Psychology Dictionary of Arguments

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Positivism, philosophy: modern positivism represents the demand to trace back statements with a claim to explanation to differences which can be ascertained in the objects of investigation. What is ascertainable is, in this case, relativized to a framework theory and its methods. This is intended to exclude foreign and non-verifiable statements. See also empiricism, internal/external, truth, provability.

Annotation: The above characterizations of concepts are neither definitions nor exhausting presentations of problems related to them. Instead, they are intended to give a short introduction to the contributions below. – Lexicon of Arguments.

Author Concept Summary/Quotes Sources

Georg Henrik von Wright on Positivism - Dictionary of Arguments

I 152
Positivism/Wright, G. H.:can be characterized in different ways:
a) associated with a phenomenalist or sensualist epistemology; and
b) modern positivism: associated with a verification theory of meaning.
c) associated with a "scientist" and "technological" conception of knowledge and its uses.
Mill: has more of a positivist in the first sense of the word than Comte.
Comte: his positivism is above all science theory (cf. Comte, A., Cours de philosophie positive, Avertissement de l' Auteur, 1830). Comte's ultimate goal was to be an advocate of the "positive" scientific spirit in the study of social phenomena. This was coupled with a strong belief in the usefulness of scientific knowledge for social reforms. (1830, lecon I, 8).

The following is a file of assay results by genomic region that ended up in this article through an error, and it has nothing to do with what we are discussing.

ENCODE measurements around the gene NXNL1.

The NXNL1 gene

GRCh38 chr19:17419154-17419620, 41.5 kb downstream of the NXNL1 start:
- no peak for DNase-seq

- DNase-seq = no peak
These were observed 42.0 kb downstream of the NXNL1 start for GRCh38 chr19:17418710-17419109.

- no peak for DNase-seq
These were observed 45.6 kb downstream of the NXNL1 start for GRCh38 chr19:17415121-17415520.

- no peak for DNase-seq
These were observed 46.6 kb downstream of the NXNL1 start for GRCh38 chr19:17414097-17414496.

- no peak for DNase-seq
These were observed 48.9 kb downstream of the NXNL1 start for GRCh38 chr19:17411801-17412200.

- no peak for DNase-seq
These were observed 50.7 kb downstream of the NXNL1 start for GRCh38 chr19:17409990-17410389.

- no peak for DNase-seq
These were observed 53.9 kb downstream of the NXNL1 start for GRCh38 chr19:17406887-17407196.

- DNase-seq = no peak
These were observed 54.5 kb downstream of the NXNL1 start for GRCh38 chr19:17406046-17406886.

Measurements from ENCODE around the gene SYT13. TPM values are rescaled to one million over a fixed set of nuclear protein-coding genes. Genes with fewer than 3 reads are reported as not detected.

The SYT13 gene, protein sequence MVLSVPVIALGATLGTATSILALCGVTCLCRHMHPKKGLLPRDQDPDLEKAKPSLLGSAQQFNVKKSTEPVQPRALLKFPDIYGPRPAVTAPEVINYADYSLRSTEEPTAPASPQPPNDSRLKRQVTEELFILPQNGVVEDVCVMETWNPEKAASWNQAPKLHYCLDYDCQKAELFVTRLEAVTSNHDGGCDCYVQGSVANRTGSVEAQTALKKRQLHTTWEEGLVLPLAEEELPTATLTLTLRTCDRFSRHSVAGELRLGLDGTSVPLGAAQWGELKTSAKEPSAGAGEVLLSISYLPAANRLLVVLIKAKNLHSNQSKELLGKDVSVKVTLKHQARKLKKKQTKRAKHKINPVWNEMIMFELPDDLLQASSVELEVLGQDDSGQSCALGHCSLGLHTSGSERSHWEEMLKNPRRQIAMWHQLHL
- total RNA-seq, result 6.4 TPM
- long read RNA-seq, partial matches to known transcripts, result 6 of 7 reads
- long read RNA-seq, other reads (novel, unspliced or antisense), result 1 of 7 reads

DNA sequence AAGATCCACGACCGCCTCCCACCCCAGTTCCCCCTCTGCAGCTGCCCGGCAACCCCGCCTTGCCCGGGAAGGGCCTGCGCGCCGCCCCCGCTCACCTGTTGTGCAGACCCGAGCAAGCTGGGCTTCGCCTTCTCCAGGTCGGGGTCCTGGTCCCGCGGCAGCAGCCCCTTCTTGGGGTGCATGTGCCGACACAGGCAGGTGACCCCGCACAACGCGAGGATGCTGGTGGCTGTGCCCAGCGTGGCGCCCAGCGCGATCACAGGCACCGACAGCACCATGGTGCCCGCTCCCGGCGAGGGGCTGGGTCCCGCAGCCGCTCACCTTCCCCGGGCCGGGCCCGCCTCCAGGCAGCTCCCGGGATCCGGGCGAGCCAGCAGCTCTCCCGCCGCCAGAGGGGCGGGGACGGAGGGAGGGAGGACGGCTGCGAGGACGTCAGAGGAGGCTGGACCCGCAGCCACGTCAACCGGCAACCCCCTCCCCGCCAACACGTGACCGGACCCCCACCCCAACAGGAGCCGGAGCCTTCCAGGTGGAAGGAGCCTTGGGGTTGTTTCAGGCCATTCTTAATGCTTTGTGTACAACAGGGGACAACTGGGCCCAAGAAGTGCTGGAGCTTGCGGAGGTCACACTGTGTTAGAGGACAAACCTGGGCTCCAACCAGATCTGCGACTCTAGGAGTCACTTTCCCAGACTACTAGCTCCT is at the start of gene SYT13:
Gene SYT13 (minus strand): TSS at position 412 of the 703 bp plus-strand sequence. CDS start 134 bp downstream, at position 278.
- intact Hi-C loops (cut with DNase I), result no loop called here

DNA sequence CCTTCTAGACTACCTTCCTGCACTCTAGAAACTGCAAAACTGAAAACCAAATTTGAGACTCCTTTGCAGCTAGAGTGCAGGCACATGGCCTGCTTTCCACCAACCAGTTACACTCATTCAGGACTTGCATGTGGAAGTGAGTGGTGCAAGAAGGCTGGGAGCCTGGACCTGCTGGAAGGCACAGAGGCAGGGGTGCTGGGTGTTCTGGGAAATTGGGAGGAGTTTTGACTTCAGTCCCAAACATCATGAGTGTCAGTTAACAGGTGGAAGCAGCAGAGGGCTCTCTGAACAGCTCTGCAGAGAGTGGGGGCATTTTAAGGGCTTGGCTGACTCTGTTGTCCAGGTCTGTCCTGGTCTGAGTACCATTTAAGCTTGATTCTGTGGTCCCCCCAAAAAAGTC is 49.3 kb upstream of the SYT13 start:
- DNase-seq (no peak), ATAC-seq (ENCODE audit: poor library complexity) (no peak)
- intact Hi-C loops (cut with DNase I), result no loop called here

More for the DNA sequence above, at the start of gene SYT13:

Wright, G. H.: it is perhaps not uninteresting that Comte, as a herald of a technological understanding of knowledge, can be compared to Francis Bacon. Both of them contributed significantly to the creation of a certain "scientistic climate of opinion", but almost nothing at all was contributed to the actual scientific progress. (G. H. von WrightVsBacon, G. H. von WrightVsComte.)
I 21
Positivism/VsPositivism/Wright, G. H.: the anti-positivist methodology of the nineteenth century can be associated with an older Aristotelian tradition, a tradition that had been replaced three centuries earlier by a new spirit in science theory, above all by Galileo.

Explanation of symbols: Roman numerals indicate the source, arabic numerals indicate the page number. The corresponding books are indicated on the right hand side. ((s)…): Comment by the sender of the contribution. Translations: Dictionary of Arguments
The note [Concept/Author], [Author1]Vs[Author2] or [Author]Vs[term] resp. "problem:"/"solution:", "old:"/"new:" and "thesis:" is an addition from the Dictionary of Arguments. If a German edition is specified, the page numbers refer to this edition.

WrightCr I
Crispin Wright
Truth and Objectivity, Cambridge 1992
German Edition:
Wahrheit und Objektivität Frankfurt 2001

WrightCr II
Crispin Wright
"Language-Mastery and Sorites Paradox"
Truth and Meaning, G. Evans/J. McDowell, Oxford 1976

WrightGH I
Georg Henrik von Wright
Explanation and Understanding, New York 1971
German Edition:
Erklären und Verstehen Hamburg 2008

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